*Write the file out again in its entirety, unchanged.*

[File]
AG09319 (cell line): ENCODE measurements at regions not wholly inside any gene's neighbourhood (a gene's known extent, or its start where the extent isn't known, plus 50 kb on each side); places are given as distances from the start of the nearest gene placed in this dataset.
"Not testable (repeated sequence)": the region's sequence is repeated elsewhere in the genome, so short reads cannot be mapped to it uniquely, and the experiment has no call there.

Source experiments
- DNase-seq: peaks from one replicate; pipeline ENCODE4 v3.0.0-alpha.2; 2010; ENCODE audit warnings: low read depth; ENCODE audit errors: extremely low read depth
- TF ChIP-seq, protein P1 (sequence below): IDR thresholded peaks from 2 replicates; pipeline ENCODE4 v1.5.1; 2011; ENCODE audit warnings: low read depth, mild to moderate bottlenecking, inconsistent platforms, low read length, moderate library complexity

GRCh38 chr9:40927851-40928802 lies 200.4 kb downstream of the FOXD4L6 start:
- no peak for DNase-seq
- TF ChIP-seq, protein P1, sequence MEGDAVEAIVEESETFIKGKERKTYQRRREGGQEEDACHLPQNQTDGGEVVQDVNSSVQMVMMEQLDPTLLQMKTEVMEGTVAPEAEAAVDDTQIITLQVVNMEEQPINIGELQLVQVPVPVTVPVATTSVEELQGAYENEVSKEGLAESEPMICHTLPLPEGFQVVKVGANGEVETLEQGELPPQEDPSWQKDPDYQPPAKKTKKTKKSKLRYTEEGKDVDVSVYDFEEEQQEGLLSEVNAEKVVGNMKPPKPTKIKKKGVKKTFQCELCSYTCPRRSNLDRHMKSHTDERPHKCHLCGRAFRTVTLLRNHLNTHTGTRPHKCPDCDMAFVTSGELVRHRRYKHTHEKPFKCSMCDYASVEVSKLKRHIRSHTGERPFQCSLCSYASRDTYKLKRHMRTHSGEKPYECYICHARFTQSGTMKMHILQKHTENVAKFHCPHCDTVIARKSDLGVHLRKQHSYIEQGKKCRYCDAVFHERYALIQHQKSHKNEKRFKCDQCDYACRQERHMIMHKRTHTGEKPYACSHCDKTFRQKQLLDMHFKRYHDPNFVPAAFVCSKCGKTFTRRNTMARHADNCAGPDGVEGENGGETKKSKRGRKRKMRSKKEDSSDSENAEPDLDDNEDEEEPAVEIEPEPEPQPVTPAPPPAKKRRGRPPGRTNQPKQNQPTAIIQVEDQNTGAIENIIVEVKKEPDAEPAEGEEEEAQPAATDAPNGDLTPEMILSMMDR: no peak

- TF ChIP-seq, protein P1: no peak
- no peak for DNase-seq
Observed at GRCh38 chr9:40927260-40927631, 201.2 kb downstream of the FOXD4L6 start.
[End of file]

AG09319 (cell line): ENCODE measurements at regions not wholly inside any gene's neighbourhood (a gene's known extent, or its start where the extent isn't known, plus 50 kb on each side); places are given as distances from the start of the nearest gene placed in this dataset.
"Not testable (repeated sequence)": the region's sequence is repeated elsewhere in the genome, so short reads cannot be mapped to it uniquely, and the experiment has no call there.

Source experiments
- DNase-seq: peaks from one replicate; pipeline ENCODE4 v3.0.0-alpha.2; 2010; ENCODE audit warnings: low read depth; ENCODE audit errors: extremely low read depth
- TF ChIP-seq, protein P1 (sequence below): IDR thresholded peaks from 2 replicates; pipeline ENCODE4 v1.5.1; 2011; ENCODE audit warnings: low read depth, mild to moderate bottlenecking, inconsistent platforms, low read length, moderate library complexity

GRCh38 chr9:40927851-40928802 lies 200.4 kb downstream of the FOXD4L6 start:
- no peak for DNase-seq
- TF ChIP-seq, protein P1, sequence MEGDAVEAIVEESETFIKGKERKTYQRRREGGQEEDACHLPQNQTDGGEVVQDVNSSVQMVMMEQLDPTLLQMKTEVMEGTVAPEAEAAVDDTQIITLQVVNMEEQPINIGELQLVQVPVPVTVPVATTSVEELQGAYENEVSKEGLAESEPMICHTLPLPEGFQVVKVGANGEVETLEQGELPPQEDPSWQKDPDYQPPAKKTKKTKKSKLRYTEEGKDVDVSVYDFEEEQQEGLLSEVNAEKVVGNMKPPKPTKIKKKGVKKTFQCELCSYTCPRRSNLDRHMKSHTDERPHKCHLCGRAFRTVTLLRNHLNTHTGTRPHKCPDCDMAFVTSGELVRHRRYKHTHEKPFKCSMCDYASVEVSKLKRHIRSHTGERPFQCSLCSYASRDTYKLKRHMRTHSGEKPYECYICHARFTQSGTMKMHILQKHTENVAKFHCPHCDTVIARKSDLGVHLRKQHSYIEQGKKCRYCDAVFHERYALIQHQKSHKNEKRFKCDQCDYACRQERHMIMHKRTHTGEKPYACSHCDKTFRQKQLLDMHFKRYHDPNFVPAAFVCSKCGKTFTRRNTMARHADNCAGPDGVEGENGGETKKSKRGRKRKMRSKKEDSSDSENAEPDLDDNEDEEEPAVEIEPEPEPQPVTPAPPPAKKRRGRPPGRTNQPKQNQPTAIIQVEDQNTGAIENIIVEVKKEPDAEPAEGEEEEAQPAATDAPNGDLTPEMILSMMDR: no peak

- TF ChIP-seq, protein P1: no peak
- no peak for DNase-seq
Observed at GRCh38 chr9:40927260-40927631, 201.2 kb downstream of the FOXD4L6 start.